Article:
The Garden Game

I love playing board games, especially ones that involve a good combination of strategy and luck. Chess has never appealed to me. This is probably partly because I don’t like the idea of losing repeatedly until I get the hang of it. It is also because I enjoy talking and laughing while playing games, and chess tends to be played more intensely. But I suspect that the biggest reason is that there is little to no luck involved in chess. Success hangs entirely upon the strength of your thinking. This is too much pressure for me.

This weekend we were reminded that gardening is much more like a good game of Settlers of Catan than a game of chess. We planned our strategy well. We seeded everything multiple times. We push-cultivated and weeded as frequently as the rains would allow. Our gardens were lush and beautiful – the best I’ve seen in my six years here. And then it hailed. Overnight the gardens were transformed from a work of art into a devastated mass of wind-deformed plants and tattered leaves. Luck was not with us.


And yet, just like in the aftermath of that dreadful roll of the dice that has the ill-timed robber causing you to return half your resources in Catan, the game is not over. We have the opportunity to rebuild. And in this case, the effort is not even primarily ours. The plants are showing themselves to have a remarkable ability to heal themselves. On Sunday afternoon, I attempted to right a row of windblown kale. No can do. The stems were firmly set in their new position. But by Monday morning, they had begun to straighten themselves, reorienting their leaves to face the sun. Wow.

Of course, there are still adjustments to be made. We don’t have as many edible pod peas to send as many are simply too damaged to be palatable. The shelling peas can take a bit more of a beating, as the pods are thicker and we don’t eat them anyways. The lettuce we were planning on sending this week and next is in tatters. But the next seeding is coming up nicely. The kale and Swiss chard planted in our north garden are torn and twisted. We may be best to cut them back and allow them to re-grow. But the greens in the south garden were barely touched. Same goes for the beets.


There are also mental adjustments to be made. I have to admit that I’m finding my motivation zapped by the current state of the gardens. I don’t quite know where to focus my energies. What would have been finishing touches on a beautiful garden – pulling the few stray weeds out of the carrot patch, removing some damaged leaves from the kale, thinning the onions – feel rather futile. I know they will still be beneficial, but they just don’t feel as significant as they did a few days ago.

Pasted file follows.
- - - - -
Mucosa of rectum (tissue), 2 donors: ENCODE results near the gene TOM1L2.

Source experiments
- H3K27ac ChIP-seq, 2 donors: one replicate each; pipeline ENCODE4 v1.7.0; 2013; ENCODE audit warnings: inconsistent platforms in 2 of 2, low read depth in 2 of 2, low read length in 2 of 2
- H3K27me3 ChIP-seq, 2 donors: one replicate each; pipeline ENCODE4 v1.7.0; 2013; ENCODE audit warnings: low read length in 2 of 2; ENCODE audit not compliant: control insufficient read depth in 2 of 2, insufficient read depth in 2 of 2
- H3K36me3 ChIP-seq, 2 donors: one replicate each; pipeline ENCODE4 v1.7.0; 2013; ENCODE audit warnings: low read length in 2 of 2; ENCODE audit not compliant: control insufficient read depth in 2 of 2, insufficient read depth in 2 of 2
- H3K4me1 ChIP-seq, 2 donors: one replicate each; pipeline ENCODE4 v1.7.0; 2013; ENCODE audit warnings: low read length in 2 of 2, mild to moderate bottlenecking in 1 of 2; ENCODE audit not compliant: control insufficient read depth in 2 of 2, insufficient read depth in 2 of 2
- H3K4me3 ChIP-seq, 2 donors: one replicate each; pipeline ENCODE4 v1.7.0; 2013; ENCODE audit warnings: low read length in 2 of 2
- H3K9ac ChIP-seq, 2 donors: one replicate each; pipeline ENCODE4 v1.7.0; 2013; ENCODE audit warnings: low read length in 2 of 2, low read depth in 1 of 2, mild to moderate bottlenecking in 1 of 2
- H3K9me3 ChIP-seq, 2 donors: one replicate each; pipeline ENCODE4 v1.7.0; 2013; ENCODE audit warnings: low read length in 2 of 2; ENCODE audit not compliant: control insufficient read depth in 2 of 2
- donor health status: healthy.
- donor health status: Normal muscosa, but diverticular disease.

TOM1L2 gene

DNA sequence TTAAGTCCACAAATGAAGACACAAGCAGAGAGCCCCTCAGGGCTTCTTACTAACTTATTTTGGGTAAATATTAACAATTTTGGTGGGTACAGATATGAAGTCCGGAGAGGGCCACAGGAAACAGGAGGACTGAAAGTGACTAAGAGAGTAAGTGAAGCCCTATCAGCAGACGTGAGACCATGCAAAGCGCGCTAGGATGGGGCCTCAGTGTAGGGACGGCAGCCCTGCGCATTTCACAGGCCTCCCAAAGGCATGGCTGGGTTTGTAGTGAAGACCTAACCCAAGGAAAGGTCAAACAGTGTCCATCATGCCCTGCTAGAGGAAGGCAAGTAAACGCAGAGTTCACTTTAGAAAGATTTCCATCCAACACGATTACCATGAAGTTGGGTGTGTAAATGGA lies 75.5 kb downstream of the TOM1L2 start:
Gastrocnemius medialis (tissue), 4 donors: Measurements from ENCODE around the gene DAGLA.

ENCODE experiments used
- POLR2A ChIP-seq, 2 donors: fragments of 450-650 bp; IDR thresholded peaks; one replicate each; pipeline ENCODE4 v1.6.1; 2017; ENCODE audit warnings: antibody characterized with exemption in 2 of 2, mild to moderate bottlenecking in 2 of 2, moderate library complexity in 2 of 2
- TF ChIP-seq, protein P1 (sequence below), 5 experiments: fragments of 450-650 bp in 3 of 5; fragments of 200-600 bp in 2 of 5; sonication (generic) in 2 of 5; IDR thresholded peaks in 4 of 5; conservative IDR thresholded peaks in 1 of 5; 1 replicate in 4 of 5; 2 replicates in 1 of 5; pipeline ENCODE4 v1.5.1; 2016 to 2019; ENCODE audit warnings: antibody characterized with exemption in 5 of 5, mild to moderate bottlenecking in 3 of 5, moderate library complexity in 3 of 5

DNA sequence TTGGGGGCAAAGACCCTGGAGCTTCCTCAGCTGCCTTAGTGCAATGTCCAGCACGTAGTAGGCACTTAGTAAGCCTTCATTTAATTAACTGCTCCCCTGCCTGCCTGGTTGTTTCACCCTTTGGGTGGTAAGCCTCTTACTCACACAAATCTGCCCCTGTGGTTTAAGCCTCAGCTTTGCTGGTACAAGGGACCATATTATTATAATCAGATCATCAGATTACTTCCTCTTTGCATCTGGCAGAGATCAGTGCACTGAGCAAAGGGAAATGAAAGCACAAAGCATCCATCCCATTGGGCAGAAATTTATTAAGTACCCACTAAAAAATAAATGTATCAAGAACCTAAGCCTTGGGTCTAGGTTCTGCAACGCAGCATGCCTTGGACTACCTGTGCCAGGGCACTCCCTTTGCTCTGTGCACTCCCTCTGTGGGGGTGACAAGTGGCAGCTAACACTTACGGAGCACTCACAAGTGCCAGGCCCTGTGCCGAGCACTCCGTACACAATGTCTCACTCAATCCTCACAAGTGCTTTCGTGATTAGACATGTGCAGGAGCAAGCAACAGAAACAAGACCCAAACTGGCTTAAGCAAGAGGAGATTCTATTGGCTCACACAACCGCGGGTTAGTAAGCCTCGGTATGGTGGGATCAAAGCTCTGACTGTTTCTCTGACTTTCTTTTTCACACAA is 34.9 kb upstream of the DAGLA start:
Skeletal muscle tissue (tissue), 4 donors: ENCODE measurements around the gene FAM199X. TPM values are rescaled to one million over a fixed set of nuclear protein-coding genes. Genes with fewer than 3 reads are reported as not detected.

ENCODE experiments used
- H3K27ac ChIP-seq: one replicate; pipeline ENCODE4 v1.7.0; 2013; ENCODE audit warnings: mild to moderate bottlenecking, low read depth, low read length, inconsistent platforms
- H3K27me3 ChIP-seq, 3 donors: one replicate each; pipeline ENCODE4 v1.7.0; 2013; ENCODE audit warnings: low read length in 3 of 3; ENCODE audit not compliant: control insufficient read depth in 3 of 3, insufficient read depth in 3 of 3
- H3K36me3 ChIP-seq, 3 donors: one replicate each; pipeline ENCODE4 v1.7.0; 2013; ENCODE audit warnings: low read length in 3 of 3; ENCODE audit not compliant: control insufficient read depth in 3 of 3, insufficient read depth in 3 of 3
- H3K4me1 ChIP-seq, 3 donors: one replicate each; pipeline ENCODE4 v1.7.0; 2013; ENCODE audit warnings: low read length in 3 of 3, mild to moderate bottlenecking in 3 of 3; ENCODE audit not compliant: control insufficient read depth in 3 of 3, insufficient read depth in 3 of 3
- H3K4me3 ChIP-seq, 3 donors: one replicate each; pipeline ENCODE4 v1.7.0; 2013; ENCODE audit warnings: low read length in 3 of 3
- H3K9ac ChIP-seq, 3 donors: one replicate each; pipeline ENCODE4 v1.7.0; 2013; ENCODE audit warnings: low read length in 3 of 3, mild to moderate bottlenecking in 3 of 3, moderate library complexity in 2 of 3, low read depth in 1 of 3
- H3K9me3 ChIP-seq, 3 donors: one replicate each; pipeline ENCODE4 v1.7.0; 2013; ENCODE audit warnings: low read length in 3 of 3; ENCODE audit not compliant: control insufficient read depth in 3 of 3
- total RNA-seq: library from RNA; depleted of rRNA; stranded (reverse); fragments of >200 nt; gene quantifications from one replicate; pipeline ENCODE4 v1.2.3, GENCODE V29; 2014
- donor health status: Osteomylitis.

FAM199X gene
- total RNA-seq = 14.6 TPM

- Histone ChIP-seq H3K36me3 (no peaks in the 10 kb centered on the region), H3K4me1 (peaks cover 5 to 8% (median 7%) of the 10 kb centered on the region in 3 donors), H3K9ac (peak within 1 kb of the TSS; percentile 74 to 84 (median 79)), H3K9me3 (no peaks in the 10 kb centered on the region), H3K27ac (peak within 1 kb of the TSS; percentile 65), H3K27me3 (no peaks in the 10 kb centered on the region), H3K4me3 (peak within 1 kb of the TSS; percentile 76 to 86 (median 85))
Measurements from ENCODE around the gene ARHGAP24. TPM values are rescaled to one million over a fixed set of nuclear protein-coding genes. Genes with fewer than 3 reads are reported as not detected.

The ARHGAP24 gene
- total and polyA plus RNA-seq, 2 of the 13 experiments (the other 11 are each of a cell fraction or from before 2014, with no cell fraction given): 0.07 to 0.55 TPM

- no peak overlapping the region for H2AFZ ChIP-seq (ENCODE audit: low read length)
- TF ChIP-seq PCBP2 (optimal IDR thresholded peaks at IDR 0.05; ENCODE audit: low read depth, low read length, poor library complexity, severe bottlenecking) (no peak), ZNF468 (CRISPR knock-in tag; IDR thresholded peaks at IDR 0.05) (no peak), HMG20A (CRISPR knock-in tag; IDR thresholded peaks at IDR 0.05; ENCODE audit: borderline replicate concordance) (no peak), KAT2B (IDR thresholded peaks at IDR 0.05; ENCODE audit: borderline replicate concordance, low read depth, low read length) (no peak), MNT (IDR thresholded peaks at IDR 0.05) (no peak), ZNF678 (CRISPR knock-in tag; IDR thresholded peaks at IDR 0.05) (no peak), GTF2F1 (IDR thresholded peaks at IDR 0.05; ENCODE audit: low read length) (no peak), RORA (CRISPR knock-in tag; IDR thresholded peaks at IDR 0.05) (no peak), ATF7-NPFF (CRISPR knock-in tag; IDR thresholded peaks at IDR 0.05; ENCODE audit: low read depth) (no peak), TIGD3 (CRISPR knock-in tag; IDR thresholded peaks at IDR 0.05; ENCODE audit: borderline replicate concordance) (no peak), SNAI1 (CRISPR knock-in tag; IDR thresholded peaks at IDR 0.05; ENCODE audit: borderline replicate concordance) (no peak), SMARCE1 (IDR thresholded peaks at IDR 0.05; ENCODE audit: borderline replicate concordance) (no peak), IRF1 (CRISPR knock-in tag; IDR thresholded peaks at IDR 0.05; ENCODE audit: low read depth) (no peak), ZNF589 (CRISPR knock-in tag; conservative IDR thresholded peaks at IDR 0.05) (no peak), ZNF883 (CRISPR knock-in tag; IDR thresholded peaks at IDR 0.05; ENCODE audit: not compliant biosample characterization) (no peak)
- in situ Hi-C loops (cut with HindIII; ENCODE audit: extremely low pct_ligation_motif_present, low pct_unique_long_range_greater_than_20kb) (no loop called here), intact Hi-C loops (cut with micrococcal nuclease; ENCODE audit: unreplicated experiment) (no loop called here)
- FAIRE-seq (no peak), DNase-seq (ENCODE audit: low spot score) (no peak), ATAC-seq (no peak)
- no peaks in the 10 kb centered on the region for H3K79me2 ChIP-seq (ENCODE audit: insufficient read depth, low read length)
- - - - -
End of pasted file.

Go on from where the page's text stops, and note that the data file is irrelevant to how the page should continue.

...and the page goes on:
Maybe that is a good thing because a great deal of my time goes to harvesting vegetables, and there are still plenty of vegetables to harvest. Some may be easier to harvest (such as the growing cucumbers whose protective leaves have been pulverized) and others more difficult (such as the snap peas which now require sorting by level of damage, as well as by maturity). And the reality is that even as I mourn what has been lost, we still have more than enough delicious garden-fresh vegetables to fill our bellies and those of our members. And to top it off, some say that produce from stressed plants gains extra nutrition from the plant’s efforts to restore itself to health.

So this week’s vegetables include shelling peas and a reduced number of edible pod peas, along with a pail of mixed beans (wax, green, and purple). There are zucchini, beets (amazingly, with the greens still on), celery, and various types of onions. The broad beans need a little more time to mature, but they will be back next week. For herbs, you have parsley, summer savory, basil, purple basil (the delicate basil plants were protected by the cherry trees and emerged virtually untouched!), and mint. The dill and coriander are on hiatus as we await the growth of the next seeding. Greens this week include mustard greens, kale, perpetual spinach, Swiss chard, and the last of the Bloomsdale spinach. We will have to wait awhile for lettuce … and if we’re lucky may even have some spinach again for the fall. The bags are somewhat less full than the past couple of weeks, but that may be for the best as we are finding that families with a full share to themselves (which is who we aim to size the full shares for) have been somewhat overwhelmed of late. Always a balancing act.

I find that this season’s variety of vegetables lends itself beautifully to stir-fries and bechamel sauce. For the latter, I melt a couple Tablespoons of butter, add a couple Tablespoons of flour, whisk until bubbly, then gradually whisk in 2 cups of milk. I heat until boiling and thickened, then add a mixture of vegetables and serve over potatoes, pasta, or, yesterday, my “spiralized” zucchini attempted without a spiralizer. Yum! (Though if anyone has a sprializer they would recommend — or lend me for a week so that I could try it out, that would be wonderful.)

Let the game go on.

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